2 A Roman Catholic may cite the example of Jesus being baptized by John, which was a baptism for repentance from sins (cf. Mark 1:4; Matthew 3:6, 11; Luke 3:3; Acts 19:4), in order to justify Jesus’ eating his own flesh and blood even though he was absolutely sinless. There are a couple of problems with this argument. First, the purpose of Jesus’ baptism was to give his seal of approval to John’s ministry, i.e. Christ was confirming that John had been sent by God to do what he did:
“Then Jesus arrived from Galilee at the Jordan coming to John, to be baptized by him. But John tried to prevent Him, saying, ‘I have need to be baptized by You, and do You come to me?’ But Jesus answering said to him, ‘Permit it at this time; for in this way it is fitting for us to fulfill all righteousness.” Then he permitted Him.” Matthew 3:13-15
This was unlike the religious leaders who refused to be baptized by him, thereby calling into question God’s will and wisdom in sending the Baptist to prepare the people’s hearts for the coming of Christ by having them confess their sins, and therefore acknowledge their need of the Savior:
“When all the people and the tax collectors heard this, they acknowledged God’s justice, having been baptized with the baptism of John. But the Pharisees and the lawyers rejected God’s purpose for themselves, not having been baptized by John. ‘To what then shall I compare the men of this generation, and what are they like? They are like children who sit in the market place and call to one another, and they say, ‘We played the flute for you, and you did not dance; we sang a dirge, and you did not weep.” For John the Baptist has come eating no bread and drinking no wine, and you say, “He has a demon!” The Son of Man has come eating and drinking, and you say, “Behold, a gluttonous man and a drunkard, a friend of tax collectors and sinners!” Yet wisdom is vindicated by all her children.’” Luke 7:29-35
Secondly, being from the priestly tribe of Levi (cf. Luke 1:5-25), John was preparing Jesus for his priestly role since the OT required that a person had to be 30 years old (even though in some cases a person could be twenty-five years old), had to be washed in water, and had to be anointed with oil which was symbolic of being anointed by God’s Spirit (cf. Exodus 29:1-9, 44-46; Numbers 4:3, 34-37, 43). According to the NT, Jesus was 30 when John baptized him in water, which was also the time when he was anointed by the Holy Spirit who descended upon him in the form of a dove:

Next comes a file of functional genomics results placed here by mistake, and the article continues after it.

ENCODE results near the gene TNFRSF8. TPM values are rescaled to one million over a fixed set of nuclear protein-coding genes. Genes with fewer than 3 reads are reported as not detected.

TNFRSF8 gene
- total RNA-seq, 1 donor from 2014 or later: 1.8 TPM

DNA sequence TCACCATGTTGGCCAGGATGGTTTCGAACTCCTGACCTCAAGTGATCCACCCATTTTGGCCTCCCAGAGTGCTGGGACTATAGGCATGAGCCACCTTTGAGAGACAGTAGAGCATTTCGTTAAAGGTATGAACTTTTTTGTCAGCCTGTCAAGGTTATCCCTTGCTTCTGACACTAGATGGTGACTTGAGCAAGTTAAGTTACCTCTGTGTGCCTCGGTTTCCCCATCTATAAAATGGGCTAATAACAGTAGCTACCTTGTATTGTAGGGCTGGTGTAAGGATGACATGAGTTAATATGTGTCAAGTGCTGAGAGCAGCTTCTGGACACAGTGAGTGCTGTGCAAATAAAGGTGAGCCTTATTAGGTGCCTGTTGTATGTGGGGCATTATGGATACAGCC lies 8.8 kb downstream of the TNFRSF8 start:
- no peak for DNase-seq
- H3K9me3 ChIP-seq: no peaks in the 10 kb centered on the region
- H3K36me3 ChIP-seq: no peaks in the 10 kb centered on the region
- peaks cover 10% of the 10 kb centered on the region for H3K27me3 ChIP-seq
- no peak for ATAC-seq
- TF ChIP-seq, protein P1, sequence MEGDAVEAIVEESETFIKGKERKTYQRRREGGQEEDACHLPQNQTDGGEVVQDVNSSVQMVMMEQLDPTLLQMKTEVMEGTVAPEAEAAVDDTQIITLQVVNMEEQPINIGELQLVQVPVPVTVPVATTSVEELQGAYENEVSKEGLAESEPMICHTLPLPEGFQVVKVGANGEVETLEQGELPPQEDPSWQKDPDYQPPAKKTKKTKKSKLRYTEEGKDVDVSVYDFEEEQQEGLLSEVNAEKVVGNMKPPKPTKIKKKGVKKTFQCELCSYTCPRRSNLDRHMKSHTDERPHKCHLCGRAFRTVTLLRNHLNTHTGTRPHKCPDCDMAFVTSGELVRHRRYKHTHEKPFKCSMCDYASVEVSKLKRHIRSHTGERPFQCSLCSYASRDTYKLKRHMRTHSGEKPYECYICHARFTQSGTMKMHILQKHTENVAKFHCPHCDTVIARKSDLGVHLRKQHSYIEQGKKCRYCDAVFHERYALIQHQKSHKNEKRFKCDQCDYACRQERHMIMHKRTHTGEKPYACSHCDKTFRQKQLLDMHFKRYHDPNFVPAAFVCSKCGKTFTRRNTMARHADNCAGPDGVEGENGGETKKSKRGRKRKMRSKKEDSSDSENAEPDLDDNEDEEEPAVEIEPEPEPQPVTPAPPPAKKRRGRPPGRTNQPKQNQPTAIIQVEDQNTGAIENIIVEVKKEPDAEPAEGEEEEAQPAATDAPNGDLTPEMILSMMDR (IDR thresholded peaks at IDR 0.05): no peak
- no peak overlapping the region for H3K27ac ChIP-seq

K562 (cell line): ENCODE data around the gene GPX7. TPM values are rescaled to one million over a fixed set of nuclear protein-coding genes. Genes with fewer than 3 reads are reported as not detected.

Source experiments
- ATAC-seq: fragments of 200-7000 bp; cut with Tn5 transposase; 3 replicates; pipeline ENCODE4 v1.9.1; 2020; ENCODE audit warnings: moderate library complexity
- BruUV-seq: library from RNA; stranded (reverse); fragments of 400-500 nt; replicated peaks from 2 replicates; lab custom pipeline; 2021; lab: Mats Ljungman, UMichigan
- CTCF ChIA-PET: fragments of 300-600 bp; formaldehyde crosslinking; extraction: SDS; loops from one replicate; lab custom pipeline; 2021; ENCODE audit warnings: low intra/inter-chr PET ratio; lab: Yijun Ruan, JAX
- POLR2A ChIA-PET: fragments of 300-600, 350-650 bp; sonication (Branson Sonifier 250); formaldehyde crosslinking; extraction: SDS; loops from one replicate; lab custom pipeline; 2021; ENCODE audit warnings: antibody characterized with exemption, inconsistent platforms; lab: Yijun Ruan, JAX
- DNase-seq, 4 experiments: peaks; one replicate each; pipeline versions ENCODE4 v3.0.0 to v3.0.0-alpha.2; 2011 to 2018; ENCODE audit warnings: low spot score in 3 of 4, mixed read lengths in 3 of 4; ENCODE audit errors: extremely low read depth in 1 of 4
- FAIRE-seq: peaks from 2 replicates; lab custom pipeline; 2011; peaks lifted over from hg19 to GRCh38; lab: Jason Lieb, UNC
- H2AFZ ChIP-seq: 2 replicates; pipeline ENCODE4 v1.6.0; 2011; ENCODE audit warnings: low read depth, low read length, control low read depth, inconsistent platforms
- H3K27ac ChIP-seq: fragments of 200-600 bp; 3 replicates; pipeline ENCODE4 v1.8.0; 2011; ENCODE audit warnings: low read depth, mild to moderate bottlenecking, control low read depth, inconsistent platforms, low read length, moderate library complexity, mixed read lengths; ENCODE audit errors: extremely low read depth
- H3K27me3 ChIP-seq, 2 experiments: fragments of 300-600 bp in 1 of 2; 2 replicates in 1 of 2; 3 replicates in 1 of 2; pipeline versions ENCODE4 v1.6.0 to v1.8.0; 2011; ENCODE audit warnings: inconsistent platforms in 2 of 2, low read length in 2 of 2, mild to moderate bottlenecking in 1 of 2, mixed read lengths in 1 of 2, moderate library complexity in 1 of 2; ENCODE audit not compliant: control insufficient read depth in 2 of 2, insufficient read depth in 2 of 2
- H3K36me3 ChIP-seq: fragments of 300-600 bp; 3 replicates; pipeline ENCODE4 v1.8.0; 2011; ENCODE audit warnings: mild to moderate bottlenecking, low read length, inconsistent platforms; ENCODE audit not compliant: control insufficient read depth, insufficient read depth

“Now when all the people were baptized, Jesus was also baptized, and while He was praying, heaven was opened, and the Holy Spirit descended upon Him in bodily form like a dove, and a voice came out of heaven, ‘You are My beloved Son, in You I am well-pleased.’ When He began His ministry, Jesus Himself was about thirty years of age, being, as was supposed, the son of Joseph, the son of Eli,” Luke 3:21-23
“The word which He sent to the sons of Israel, preaching peace through Jesus Christ (He is Lord of all)—you yourselves know the thing which took place throughout all Judea, starting from Galilee, after the baptism which John proclaimed. You know of Jesus of Nazareth, how God anointed Him with the Holy Spirit and with power, and how He went about doing good and healing all who were oppressed by the devil, for God was with Him.” Acts 10:36
Yet in respect to the Lord’s Supper, there was no need for Jesus to eat it if it were his literal body and blood since he didn’t need to partake of it in order to give it his approval or to be set apart by it for his sacrificial work. As such, the appeal to Jesus’ baptism to justify Rome’s view of the Eucharist is simply fallacious to say the least.
3 Some Roman Catholic Apologists use 1 Corinthians 11:30-34 as a basis for believing in transubstantiation:
“That is why many among you are weak and sick, and a number of you have fallen asleep. But if we judged ourselves, we would not come under judgment. When we are judged by the Lord, we are being disciplined so that we will not be condemned with the world. So then, my brothers, when you come together to eat, wait for each other. If anyone is hungry, he should eat at home, so that when you meet together it may not result in judgment. And when I come I will give further directions.”
It is claimed that for the Eucharist to be merely a symbol would not result in the illness and death of believers who were partaking of the Lord’s Supper in an unworthy manner. This supposedly establishes Rome’s view that the Lord’s Supper is the actual body and blood of Christ and to eat of it in an unworthy manner is to incur God’s wrath.
Yet this logic misses the point completely since to partake of the Lord’s Supper in an unworthy manner leads to sinning against what that Supper points to, namely the death of our Lord Jesus Christ. Therefore, it is the offense committed against what the Lord’s Supper represents that resulted in God’s judgment upon believers.
Furthermore, does Rome really believe that all who come to the Mass partake of Christ in a worthy manner? If not, then how does Rome prevent one from sinning against the actual body and blood of Christ if indeed Rome’s view of the Mass is correct?